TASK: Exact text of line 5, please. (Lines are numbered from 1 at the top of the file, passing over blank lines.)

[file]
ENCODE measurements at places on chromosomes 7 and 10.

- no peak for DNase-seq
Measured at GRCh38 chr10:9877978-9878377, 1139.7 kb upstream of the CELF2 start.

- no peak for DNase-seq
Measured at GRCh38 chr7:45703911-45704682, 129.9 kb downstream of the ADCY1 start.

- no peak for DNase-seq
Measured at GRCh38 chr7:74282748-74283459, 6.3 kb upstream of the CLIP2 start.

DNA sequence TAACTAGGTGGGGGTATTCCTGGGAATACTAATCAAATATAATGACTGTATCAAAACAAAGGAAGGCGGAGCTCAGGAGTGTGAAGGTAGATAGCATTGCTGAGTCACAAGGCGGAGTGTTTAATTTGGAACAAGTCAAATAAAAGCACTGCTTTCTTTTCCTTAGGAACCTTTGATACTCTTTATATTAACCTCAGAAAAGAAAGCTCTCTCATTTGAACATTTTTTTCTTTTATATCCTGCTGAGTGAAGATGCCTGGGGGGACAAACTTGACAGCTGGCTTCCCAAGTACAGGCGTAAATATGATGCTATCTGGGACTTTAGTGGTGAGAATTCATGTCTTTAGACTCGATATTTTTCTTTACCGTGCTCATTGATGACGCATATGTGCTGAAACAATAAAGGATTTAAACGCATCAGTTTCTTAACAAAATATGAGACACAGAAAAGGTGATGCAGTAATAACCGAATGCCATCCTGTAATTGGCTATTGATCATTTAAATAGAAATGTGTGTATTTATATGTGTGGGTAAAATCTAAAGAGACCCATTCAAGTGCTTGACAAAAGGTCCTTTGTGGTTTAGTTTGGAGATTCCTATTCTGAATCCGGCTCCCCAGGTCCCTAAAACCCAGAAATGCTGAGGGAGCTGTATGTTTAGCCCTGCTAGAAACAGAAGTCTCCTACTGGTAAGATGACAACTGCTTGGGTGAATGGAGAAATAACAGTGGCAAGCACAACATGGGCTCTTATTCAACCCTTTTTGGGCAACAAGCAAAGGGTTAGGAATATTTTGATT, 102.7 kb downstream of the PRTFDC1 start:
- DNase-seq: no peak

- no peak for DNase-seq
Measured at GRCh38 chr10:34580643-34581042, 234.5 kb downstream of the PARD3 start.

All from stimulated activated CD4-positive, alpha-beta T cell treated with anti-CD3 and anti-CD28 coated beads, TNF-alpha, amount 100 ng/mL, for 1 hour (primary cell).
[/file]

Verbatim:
Measured at GRCh38 chr7:45703911-45704682, 129.9 kb downstream of the ADCY1 start.